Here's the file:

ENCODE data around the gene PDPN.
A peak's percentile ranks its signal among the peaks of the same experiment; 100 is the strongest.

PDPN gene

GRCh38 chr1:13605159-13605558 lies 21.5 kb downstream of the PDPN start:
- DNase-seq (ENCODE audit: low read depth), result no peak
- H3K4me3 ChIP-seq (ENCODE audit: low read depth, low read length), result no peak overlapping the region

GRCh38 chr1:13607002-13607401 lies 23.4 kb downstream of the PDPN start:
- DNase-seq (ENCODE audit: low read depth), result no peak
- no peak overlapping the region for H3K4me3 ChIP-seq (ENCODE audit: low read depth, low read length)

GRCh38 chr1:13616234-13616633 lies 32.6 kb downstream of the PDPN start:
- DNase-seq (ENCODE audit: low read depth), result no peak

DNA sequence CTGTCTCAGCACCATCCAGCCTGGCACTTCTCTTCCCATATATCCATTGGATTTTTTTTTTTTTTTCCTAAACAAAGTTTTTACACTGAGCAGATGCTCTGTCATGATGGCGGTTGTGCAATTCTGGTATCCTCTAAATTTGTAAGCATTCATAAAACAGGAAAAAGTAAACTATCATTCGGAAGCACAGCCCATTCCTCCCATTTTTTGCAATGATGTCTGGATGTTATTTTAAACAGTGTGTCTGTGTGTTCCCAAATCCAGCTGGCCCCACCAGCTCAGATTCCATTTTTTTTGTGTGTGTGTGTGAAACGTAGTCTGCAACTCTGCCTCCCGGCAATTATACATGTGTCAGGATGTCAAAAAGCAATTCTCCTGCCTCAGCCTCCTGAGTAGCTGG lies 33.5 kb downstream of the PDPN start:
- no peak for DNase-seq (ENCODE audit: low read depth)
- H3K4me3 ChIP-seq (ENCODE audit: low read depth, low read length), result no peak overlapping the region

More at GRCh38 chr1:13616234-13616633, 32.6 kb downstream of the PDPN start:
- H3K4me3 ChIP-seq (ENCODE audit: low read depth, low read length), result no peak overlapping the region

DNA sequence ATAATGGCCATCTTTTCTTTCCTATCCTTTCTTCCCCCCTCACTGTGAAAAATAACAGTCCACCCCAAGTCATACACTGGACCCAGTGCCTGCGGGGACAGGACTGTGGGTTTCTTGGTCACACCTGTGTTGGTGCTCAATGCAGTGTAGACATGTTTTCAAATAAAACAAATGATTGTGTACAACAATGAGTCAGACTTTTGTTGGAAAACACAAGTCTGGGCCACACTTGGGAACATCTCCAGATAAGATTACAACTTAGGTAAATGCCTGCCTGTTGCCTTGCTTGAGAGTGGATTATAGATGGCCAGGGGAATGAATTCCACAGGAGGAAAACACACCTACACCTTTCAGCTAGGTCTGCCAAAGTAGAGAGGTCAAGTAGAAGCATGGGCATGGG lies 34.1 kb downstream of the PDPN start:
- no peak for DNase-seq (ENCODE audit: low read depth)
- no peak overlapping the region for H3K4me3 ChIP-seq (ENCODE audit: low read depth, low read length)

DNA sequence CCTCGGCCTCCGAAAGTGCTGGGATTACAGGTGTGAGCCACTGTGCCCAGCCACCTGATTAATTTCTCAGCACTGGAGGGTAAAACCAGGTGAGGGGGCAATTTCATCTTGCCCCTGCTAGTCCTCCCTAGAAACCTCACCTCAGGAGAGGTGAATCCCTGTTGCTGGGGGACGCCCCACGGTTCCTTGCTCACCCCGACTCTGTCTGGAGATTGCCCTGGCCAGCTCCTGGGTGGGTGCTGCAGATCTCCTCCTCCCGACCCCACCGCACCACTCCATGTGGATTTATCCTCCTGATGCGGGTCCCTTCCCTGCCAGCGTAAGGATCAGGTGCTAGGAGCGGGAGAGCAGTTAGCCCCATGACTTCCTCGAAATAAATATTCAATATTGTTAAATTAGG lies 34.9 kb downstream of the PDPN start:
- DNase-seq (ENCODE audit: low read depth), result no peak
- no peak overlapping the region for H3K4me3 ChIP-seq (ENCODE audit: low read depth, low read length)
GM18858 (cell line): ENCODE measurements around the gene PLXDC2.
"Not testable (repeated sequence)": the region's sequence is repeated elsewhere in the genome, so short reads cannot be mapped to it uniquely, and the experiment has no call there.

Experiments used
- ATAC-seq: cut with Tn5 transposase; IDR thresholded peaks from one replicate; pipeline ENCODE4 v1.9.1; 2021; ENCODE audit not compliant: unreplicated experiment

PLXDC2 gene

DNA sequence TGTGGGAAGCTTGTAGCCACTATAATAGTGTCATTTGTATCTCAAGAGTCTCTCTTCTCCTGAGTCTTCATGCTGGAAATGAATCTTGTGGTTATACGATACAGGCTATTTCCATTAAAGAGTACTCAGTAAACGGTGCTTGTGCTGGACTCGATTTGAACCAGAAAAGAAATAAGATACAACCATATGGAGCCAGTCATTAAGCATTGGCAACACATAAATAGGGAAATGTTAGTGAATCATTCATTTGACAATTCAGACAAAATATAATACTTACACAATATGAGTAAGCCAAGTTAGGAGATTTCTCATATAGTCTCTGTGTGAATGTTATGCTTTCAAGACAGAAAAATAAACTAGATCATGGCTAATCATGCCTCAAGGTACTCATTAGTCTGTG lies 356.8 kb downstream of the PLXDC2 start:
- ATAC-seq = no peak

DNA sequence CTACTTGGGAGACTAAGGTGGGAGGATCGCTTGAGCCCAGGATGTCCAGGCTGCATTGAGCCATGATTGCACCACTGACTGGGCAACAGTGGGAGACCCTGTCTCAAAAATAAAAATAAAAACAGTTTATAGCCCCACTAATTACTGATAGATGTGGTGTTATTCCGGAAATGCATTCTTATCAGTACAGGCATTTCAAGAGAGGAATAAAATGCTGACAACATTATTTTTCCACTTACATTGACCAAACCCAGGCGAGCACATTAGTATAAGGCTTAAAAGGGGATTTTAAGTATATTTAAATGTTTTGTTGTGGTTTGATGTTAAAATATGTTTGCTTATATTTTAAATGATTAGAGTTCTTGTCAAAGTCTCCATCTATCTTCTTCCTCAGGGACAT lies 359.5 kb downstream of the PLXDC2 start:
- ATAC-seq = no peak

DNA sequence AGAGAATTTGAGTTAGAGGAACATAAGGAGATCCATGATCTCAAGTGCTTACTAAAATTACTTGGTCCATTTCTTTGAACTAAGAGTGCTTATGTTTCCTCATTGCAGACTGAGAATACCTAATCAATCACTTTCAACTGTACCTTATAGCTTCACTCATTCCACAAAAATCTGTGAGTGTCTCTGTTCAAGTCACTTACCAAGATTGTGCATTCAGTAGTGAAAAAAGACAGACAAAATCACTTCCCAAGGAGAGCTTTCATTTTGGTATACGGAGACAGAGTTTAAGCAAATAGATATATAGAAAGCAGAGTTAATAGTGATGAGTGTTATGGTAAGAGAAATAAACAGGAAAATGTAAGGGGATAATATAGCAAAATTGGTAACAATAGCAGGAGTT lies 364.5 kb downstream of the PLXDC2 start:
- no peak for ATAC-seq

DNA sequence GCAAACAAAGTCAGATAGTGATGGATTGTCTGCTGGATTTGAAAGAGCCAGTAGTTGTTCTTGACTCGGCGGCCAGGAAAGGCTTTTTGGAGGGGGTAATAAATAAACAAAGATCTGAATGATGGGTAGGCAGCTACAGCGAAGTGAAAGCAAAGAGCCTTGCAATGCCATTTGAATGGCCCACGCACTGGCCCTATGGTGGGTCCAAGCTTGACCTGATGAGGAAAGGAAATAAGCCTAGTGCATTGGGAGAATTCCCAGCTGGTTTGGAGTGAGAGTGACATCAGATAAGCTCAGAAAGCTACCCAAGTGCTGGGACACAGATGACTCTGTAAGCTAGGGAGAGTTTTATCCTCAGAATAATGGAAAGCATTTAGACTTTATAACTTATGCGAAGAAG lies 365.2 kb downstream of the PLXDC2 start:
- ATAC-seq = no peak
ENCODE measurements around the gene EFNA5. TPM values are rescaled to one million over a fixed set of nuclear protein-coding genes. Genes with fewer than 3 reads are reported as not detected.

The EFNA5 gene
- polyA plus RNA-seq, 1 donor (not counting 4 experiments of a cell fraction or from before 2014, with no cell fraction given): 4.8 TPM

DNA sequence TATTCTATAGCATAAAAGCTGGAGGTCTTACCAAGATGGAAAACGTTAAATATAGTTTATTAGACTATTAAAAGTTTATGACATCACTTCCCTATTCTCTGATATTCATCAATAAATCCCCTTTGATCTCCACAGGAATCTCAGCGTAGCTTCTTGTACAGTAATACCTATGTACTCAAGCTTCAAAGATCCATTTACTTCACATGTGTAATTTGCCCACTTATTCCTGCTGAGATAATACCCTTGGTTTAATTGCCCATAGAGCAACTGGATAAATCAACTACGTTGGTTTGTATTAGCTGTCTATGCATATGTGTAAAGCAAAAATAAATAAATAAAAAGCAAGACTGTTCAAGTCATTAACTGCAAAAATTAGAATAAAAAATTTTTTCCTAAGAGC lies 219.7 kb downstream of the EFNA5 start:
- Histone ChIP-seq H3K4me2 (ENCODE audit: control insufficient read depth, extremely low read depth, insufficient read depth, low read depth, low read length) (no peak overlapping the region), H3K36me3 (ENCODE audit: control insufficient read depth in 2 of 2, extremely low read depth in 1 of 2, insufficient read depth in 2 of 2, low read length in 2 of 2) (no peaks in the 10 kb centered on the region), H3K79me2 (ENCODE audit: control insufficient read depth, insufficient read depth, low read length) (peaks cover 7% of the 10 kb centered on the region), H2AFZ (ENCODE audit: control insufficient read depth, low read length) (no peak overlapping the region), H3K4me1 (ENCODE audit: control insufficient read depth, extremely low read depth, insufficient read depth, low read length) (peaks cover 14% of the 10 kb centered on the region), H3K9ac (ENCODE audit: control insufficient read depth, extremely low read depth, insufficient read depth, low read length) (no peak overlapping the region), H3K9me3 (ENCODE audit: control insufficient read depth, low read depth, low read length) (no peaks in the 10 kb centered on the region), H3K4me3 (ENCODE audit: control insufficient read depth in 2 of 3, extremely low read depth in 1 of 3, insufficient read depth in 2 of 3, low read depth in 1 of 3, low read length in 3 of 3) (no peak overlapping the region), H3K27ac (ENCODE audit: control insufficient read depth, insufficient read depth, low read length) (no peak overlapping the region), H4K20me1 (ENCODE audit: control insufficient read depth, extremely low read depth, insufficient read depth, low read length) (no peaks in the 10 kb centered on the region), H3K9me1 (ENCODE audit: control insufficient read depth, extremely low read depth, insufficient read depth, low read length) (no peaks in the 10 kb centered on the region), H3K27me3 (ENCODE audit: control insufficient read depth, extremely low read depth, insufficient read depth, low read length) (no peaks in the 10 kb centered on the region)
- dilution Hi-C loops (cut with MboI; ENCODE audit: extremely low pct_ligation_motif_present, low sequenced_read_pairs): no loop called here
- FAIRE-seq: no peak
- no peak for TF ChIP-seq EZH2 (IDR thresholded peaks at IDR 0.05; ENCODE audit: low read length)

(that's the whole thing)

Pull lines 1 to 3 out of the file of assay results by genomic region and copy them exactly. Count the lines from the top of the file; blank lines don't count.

ENCODE data around the gene PDPN.
A peak's percentile ranks its signal among the peaks of the same experiment; 100 is the strongest.

PDPN gene